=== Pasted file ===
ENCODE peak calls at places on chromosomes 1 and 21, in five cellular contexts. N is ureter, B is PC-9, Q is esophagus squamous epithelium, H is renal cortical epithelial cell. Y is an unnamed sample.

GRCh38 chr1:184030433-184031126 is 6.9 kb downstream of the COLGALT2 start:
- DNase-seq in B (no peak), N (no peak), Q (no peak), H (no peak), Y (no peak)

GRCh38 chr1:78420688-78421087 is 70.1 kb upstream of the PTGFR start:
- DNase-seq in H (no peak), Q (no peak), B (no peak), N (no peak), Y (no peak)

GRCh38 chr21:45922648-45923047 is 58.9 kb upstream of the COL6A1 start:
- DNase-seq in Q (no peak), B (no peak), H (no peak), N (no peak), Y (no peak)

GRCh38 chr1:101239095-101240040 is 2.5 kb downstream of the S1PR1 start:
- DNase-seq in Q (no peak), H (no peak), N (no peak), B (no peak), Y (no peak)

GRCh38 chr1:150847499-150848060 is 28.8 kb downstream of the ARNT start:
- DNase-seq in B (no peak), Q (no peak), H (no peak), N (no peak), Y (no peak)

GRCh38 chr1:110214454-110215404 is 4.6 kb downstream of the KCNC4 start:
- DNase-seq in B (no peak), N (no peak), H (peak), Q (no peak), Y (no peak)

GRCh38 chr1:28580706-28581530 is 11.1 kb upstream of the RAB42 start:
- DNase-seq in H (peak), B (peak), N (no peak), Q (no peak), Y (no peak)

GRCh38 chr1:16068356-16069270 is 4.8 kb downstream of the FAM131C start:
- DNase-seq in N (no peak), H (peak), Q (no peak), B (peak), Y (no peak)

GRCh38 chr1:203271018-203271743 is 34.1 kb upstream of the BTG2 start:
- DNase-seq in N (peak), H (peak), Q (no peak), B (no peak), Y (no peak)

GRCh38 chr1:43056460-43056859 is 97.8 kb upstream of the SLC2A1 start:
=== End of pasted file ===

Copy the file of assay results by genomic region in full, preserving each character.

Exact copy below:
ENCODE peak calls at places on chromosomes 1 and 21, in five cellular contexts. N is ureter, B is PC-9, Q is esophagus squamous epithelium, H is renal cortical epithelial cell. Y is an unnamed sample.

GRCh38 chr1:184030433-184031126 is 6.9 kb downstream of the COLGALT2 start:
- DNase-seq in B (no peak), N (no peak), Q (no peak), H (no peak), Y (no peak)

GRCh38 chr1:78420688-78421087 is 70.1 kb upstream of the PTGFR start:
- DNase-seq in H (no peak), Q (no peak), B (no peak), N (no peak), Y (no peak)

GRCh38 chr21:45922648-45923047 is 58.9 kb upstream of the COL6A1 start:
- DNase-seq in Q (no peak), B (no peak), H (no peak), N (no peak), Y (no peak)

GRCh38 chr1:101239095-101240040 is 2.5 kb downstream of the S1PR1 start:
- DNase-seq in Q (no peak), H (no peak), N (no peak), B (no peak), Y (no peak)

GRCh38 chr1:150847499-150848060 is 28.8 kb downstream of the ARNT start:
- DNase-seq in B (no peak), Q (no peak), H (no peak), N (no peak), Y (no peak)

GRCh38 chr1:110214454-110215404 is 4.6 kb downstream of the KCNC4 start:
- DNase-seq in B (no peak), N (no peak), H (peak), Q (no peak), Y (no peak)

GRCh38 chr1:28580706-28581530 is 11.1 kb upstream of the RAB42 start:
- DNase-seq in H (peak), B (peak), N (no peak), Q (no peak), Y (no peak)

GRCh38 chr1:16068356-16069270 is 4.8 kb downstream of the FAM131C start:
- DNase-seq in N (no peak), H (peak), Q (no peak), B (peak), Y (no peak)

GRCh38 chr1:203271018-203271743 is 34.1 kb upstream of the BTG2 start:
- DNase-seq in N (peak), H (peak), Q (no peak), B (no peak), Y (no peak)

GRCh38 chr1:43056460-43056859 is 97.8 kb upstream of the SLC2A1 start: